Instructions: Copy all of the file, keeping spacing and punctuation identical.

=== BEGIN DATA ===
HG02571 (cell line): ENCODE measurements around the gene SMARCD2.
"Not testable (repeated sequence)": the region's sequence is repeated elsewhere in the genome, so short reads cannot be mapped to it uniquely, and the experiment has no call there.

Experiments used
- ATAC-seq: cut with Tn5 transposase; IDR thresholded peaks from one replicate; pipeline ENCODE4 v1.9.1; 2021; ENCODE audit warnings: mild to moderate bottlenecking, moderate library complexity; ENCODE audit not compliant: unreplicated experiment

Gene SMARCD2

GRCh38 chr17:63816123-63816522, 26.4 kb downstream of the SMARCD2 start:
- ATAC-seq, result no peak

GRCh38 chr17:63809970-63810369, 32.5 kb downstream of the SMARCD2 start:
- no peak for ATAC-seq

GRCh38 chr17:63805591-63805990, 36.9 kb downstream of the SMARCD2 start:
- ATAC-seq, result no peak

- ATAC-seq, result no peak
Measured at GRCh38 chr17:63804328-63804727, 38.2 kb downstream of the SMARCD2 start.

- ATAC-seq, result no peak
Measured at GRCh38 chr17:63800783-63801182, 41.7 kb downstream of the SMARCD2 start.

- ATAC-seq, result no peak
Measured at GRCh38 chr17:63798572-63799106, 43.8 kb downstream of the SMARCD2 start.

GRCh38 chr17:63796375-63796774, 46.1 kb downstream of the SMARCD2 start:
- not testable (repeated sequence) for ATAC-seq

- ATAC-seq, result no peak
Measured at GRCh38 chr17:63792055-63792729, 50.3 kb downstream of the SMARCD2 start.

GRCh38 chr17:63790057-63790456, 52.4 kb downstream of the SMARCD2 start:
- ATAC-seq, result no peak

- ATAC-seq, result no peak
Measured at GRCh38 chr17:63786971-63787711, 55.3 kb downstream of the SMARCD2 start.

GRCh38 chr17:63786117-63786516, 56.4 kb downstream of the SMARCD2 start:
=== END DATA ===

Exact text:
HG02571 (cell line): ENCODE measurements around the gene SMARCD2.
"Not testable (repeated sequence)": the region's sequence is repeated elsewhere in the genome, so short reads cannot be mapped to it uniquely, and the experiment has no call there.

Experiments used
- ATAC-seq: cut with Tn5 transposase; IDR thresholded peaks from one replicate; pipeline ENCODE4 v1.9.1; 2021; ENCODE audit warnings: mild to moderate bottlenecking, moderate library complexity; ENCODE audit not compliant: unreplicated experiment

Gene SMARCD2

GRCh38 chr17:63816123-63816522, 26.4 kb downstream of the SMARCD2 start:
- ATAC-seq, result no peak

GRCh38 chr17:63809970-63810369, 32.5 kb downstream of the SMARCD2 start:
- no peak for ATAC-seq

GRCh38 chr17:63805591-63805990, 36.9 kb downstream of the SMARCD2 start:
- ATAC-seq, result no peak

- ATAC-seq, result no peak
Measured at GRCh38 chr17:63804328-63804727, 38.2 kb downstream of the SMARCD2 start.

- ATAC-seq, result no peak
Measured at GRCh38 chr17:63800783-63801182, 41.7 kb downstream of the SMARCD2 start.

- ATAC-seq, result no peak
Measured at GRCh38 chr17:63798572-63799106, 43.8 kb downstream of the SMARCD2 start.

GRCh38 chr17:63796375-63796774, 46.1 kb downstream of the SMARCD2 start:
- not testable (repeated sequence) for ATAC-seq

- ATAC-seq, result no peak
Measured at GRCh38 chr17:63792055-63792729, 50.3 kb downstream of the SMARCD2 start.

GRCh38 chr17:63790057-63790456, 52.4 kb downstream of the SMARCD2 start:
- ATAC-seq, result no peak

- ATAC-seq, result no peak
Measured at GRCh38 chr17:63786971-63787711, 55.3 kb downstream of the SMARCD2 start.

GRCh38 chr17:63786117-63786516, 56.4 kb downstream of the SMARCD2 start: